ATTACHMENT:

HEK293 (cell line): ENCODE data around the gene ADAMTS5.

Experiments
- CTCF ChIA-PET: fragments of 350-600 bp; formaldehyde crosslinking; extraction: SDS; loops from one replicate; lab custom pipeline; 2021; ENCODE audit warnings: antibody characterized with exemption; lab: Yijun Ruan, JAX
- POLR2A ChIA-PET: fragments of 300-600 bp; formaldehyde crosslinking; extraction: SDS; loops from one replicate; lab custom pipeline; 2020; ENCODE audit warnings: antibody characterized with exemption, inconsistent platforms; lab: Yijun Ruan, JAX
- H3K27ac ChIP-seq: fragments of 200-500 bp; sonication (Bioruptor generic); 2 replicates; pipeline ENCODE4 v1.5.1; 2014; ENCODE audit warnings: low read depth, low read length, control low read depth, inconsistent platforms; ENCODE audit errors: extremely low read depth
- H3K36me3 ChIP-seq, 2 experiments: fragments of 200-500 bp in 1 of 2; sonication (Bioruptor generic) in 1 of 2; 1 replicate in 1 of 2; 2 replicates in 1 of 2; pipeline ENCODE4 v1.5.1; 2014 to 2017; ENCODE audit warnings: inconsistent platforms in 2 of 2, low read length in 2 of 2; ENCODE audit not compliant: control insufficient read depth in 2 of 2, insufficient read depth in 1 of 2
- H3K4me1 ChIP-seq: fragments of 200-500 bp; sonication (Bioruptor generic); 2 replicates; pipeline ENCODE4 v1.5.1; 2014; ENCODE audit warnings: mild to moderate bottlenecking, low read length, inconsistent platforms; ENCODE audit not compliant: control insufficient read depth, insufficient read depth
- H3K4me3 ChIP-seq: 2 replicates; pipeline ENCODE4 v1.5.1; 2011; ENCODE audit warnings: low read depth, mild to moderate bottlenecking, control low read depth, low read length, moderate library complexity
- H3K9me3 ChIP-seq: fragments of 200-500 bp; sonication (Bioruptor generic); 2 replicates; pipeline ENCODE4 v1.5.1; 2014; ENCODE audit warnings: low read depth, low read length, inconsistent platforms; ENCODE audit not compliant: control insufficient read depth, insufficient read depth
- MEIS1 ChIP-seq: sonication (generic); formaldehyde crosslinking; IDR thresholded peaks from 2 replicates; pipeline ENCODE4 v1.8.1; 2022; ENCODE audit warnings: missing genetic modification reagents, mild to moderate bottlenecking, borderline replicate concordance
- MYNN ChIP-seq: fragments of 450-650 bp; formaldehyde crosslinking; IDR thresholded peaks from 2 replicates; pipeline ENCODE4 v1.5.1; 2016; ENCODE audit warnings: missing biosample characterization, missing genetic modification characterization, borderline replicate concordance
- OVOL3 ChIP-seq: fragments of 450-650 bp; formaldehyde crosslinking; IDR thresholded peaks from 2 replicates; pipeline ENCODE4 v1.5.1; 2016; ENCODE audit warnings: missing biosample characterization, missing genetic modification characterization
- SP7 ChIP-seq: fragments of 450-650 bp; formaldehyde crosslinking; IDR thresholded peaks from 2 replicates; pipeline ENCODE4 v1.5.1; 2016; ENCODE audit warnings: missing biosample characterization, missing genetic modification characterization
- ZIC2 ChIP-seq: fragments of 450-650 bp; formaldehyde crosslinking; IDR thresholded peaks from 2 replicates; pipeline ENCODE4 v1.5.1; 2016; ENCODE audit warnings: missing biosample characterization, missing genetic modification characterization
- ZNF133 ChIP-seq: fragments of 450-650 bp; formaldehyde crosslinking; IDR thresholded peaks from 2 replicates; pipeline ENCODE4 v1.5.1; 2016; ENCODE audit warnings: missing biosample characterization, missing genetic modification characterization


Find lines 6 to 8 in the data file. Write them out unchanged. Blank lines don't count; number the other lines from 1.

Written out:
- H3K36me3 ChIP-seq, 2 experiments: fragments of 200-500 bp in 1 of 2; sonication (Bioruptor generic) in 1 of 2; 1 replicate in 1 of 2; 2 replicates in 1 of 2; pipeline ENCODE4 v1.5.1; 2014 to 2017; ENCODE audit warnings: inconsistent platforms in 2 of 2, low read length in 2 of 2; ENCODE audit not compliant: control insufficient read depth in 2 of 2, insufficient read depth in 1 of 2
- H3K4me1 ChIP-seq: fragments of 200-500 bp; sonication (Bioruptor generic); 2 replicates; pipeline ENCODE4 v1.5.1; 2014; ENCODE audit warnings: mild to moderate bottlenecking, low read length, inconsistent platforms; ENCODE audit not compliant: control insufficient read depth, insufficient read depth
- H3K4me3 ChIP-seq: 2 replicates; pipeline ENCODE4 v1.5.1; 2011; ENCODE audit warnings: low read depth, mild to moderate bottlenecking, control low read depth, low read length, moderate library complexity